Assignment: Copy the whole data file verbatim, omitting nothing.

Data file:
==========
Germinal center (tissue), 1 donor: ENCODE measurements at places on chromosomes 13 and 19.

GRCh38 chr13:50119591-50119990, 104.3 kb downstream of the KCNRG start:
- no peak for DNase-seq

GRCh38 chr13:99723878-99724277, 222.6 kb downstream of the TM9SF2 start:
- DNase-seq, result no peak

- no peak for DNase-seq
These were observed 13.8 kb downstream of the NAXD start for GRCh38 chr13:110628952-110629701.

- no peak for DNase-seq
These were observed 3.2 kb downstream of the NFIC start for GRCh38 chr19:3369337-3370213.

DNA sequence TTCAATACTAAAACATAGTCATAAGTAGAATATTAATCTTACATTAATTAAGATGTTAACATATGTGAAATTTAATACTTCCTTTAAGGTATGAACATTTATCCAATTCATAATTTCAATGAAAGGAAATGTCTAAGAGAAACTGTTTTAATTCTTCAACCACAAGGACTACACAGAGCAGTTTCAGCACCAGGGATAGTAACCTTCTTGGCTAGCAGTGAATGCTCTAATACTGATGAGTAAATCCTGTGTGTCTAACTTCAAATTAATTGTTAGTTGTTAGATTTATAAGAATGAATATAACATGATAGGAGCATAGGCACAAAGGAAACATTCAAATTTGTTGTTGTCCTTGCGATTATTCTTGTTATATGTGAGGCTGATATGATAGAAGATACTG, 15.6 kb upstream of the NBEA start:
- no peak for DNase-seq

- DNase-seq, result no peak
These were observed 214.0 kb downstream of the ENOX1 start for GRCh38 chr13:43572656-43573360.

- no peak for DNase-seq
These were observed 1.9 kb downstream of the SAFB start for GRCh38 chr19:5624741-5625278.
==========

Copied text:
Germinal center (tissue), 1 donor: ENCODE measurements at places on chromosomes 13 and 19.

GRCh38 chr13:50119591-50119990, 104.3 kb downstream of the KCNRG start:
- no peak for DNase-seq

GRCh38 chr13:99723878-99724277, 222.6 kb downstream of the TM9SF2 start:
- DNase-seq, result no peak

- no peak for DNase-seq
These were observed 13.8 kb downstream of the NAXD start for GRCh38 chr13:110628952-110629701.

- no peak for DNase-seq
These were observed 3.2 kb downstream of the NFIC start for GRCh38 chr19:3369337-3370213.

DNA sequence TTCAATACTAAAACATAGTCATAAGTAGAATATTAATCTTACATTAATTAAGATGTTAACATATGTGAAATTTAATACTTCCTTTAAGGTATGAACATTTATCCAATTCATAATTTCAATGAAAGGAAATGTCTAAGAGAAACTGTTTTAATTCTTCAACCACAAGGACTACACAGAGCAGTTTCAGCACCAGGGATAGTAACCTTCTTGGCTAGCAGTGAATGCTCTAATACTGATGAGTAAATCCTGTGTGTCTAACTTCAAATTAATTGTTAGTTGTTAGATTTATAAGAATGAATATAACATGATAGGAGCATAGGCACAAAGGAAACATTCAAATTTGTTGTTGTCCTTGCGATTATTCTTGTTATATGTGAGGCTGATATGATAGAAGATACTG, 15.6 kb upstream of the NBEA start:
- no peak for DNase-seq

- DNase-seq, result no peak
These were observed 214.0 kb downstream of the ENOX1 start for GRCh38 chr13:43572656-43573360.

- no peak for DNase-seq
These were observed 1.9 kb downstream of the SAFB start for GRCh38 chr19:5624741-5625278.